Maj. John P. Murtha arrives in Da Nang, Vietnam, in August 1966 to serve as the intelligence officer for the 1st Marine Regiment.
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Maj. Murtha receives a Bronze Star for his service in Vietnam.
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WASHINGTON -- In July 1967, Maj. John P. Murtha, a 35-year-old reservist with the U.S. Marine Corps, ended his year-long tour of duty in Vietnam and headed home to his wife and three children in Johnstown.
He could point to success as the top-ranking intelligence officer for the 1st Marine Regiment. He had completed an overhaul of the unit's intelligence operation, recruiting talented, younger staffers and setting up a simple system for tracking enemy attacks.
Those changes appeared to be showing results. During Maj. Murtha's first full month on the job, the regiment recorded 619 "incidents" -- ambushes, booby traps, firefights -- in a belt of rice paddies, small villages and thick forests south of Da Nang. By his final month, that number had fallen to 320.
The regiment lost nearly 300 Marines during Maj. Murtha's tour. But morale was still high, he said, and commanders estimated that the unit had killed thousands of Viet Cong guerillas and North Vietnamese regulars.
As President Lyndon B. Johnson continued a massive expansion of the U.S. military commitment to Vietnam, Maj. Murtha possessed few doubts about his country's course of action.
"I thought it was important that we stood up to communism," he said recently. "And if the Congress and the president said it was the right war, I thought it was the right war."
Today, 40 years later, Mr. Murtha, the senior congressman from Pennsylvania, doesn't express similar confidence about President Bush's military decisions. He has become one of Congress' loudest and most prominent critics of the war in Iraq, calling for a rapid redeployment of more than 150,000 U.S. troops.
His conversion on Iraq disgusts some former comrades.
"He's lost his nerve," said John Lockie, 73, who also served as a major with the 1st Marines in Vietnam and now lives near Fresno, Calif. "He's nothing more than a con man with a congressman's suit on."
The Cybercast News Service, an online news organization, last year ran a report questioning whether Mr. Murtha deserved two Purple Hearts for his service in Vietnam, even though Marine records confirm that he was wounded.
But all this obscures a critical point: Mr. Murtha, at his core, still sees himself as a part of the military, someone who uses his vast congressional budgetary powers to shower billions of dollars on defense projects and to protect America's national interests. A plaque given to him by a Marine sergeant in Vietnam sits in his Washington office as a reminder of his duty. It reads: "Victory is knowing your enemy."
Mr. Murtha's stance on the Iraq war may be different. His outlook on the world is the same.
He says the Iraq war, now in its fifth year, is badly damaging the military he has loved for decades. And he thinks an American withdrawal would force Iraq's major ethnic groups to settle their differences.
He still supports a draft, believing service is a national duty. That, he says, is why he volunteered to go to Vietnam.
"I think everybody ought to have a chance to serve," he said. "I believe that very strongly."
Heading to war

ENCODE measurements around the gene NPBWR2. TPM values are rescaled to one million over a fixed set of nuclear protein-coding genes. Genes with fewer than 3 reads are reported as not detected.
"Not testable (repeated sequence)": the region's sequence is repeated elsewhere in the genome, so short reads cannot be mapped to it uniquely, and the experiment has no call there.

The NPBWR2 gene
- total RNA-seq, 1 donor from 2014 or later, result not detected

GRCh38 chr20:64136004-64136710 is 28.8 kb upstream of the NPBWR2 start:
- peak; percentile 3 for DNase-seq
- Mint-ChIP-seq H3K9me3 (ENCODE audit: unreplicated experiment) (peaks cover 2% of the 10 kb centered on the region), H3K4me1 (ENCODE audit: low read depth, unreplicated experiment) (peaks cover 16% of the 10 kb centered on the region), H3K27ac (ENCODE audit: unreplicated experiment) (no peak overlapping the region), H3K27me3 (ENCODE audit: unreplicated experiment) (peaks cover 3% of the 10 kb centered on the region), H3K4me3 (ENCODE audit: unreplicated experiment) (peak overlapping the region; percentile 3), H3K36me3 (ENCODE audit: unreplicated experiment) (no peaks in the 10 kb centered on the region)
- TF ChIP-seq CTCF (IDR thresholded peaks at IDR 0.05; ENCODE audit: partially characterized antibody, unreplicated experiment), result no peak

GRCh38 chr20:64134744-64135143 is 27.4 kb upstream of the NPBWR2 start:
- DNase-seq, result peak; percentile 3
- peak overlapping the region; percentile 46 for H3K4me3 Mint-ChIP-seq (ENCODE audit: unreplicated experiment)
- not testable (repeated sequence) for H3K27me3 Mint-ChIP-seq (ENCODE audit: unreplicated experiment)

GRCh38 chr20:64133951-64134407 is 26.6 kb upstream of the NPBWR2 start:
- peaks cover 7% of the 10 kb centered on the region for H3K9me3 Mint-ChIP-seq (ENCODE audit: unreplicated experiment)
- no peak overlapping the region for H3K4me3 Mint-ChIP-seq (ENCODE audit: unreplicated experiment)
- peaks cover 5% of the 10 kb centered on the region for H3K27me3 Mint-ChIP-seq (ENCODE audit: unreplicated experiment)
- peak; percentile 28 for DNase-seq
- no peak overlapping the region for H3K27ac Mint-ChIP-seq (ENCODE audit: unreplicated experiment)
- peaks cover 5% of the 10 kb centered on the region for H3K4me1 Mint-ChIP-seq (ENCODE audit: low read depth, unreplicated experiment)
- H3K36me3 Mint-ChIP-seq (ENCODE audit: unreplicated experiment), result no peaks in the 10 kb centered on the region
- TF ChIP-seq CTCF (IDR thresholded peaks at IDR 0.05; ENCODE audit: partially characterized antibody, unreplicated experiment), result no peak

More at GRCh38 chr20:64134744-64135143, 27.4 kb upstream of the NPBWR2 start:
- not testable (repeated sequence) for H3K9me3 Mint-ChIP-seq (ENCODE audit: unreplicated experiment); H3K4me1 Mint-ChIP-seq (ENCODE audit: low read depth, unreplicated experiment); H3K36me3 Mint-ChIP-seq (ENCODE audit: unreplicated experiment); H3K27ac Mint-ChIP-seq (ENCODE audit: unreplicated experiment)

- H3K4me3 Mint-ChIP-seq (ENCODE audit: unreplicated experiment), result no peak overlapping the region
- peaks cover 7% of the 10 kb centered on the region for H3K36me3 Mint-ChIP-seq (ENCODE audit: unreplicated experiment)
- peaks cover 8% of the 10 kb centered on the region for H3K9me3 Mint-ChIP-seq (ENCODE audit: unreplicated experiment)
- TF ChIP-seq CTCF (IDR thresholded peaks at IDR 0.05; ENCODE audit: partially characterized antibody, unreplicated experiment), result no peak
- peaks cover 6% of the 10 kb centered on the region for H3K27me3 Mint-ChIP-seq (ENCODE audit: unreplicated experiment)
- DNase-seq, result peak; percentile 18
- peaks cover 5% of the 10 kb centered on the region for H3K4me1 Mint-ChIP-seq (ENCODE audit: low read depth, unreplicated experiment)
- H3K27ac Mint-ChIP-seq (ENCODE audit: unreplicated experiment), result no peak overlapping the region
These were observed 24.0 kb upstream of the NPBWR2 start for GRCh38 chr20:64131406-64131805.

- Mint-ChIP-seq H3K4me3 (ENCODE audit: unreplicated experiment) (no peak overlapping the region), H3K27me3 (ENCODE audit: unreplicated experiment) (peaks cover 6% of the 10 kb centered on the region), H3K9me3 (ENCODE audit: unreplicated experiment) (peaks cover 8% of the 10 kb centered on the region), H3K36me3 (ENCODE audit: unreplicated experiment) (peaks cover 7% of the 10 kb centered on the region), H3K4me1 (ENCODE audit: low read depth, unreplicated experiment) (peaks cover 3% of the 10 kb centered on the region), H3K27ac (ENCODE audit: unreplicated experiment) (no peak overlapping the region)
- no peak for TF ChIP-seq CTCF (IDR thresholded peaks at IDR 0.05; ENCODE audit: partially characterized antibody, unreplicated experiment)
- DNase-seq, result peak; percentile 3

As a child growing up in Western Pennsylvania, Jack Murtha always wanted to be a Marine.
He had a long line of role models to follow. Robert Bell, an ancestor on his mother's side, fought in the Revolutionary War, he writes in his 2003 book, "From Vietnam to 9/11: On the Front Lines of National Security." Mr. Bell's great-grandson, Abraham Tidball Bell, was a soldier with the Union Army during the Civil War. Mr. Murtha's father and three uncles served in World War II.
The Korean War broke out in 1950, the year Mr. Murtha graduated from high school. Despite his mother's protests, he dropped out of Washington and Jefferson College and enlisted. (He later finished his undergraduate education at the University of Pittsburgh.)
He excelled at boot camp, going on to become a drill instructor at Parris Island, S.C., and completing an officer candidate course in Quantico, Va.
He volunteered for duty in Korea, but, by the time he received his orders, the war was over. He finished his service at Camp Lejeune, N.C., where he met his future wife, Joyce Bell.
They moved back to Pennsylvania, and Mr. Murtha took over the family business, a car wash and gas station.
His interest in military service remained strong. He joined a Marine reserve unit, Johnstown's 34th Rifle Company, and took on correspondence courses about map reading, battlefield tactics and intelligence. He went to a training program in Camp Pendleton, Calif., and a jungle warfare school near the Panama Canal.
"I had a lot of respect for Murtha," said Ron Peduzzi, 73, who attended the Panama school with Mr. Murtha and now lives near Camp Lejeune. "Jack was always out front, leading."
Mr. Murtha almost had to beg the Marines to send him to Vietnam.
Despite a massive troop buildup, President Johnson declined to call up the reserves.
Because of that, Mr. Murtha volunteered to return to active duty. The Marines asked him to go back to Camp Lejeune, but he turned them down. It was Vietnam or nowhere. Eventually, he received his orders.
In mid-1966, Mr. Murtha bid goodbye to his wife and three children, Donna Sue, 9, and twins John and Patrick, 8. His brother would run the car wash business during his absence.
"He's very patriotic and it's what he wants to do. I'm proud of him for doing it," Joyce Murtha told the Pittsburgh Press at the time.
On the ground
On Aug. 20, 1966, Maj. John Murtha took his position at the 1st Marines regimental headquarters, a few miles south of Da Nang. At the time, it was made up of three battalions and 3,158 men, according to Marine Corps records. Twenty-four were killed in enemy attacks that month, and 160 were wounded.
The regiment's mission was to destroy Viet Cong and North Vietnamese soldiers near the Da Nang air base and forge closer relations with Vietnamese civilians.
Maj. Murtha quickly immersed himself in the job.
He convinced the regimental commander, Col. Donald L. Mallory, to commit several capable Marines from each battalion to his intelligence operation. He and his officers devised a data processing system that plotted key statistics about each attack on a grid, helping them find patterns.
On most days, Maj. Murtha visited field units. He rode in jeeps along dangerous roads, carrying a .45-caliber pistol. Because of the sweltering heat, he seldom wore a flak jacket.
"They'd fire at you as you were driving by," Maj. Murtha said. "It just happened so often that you didn't think about it."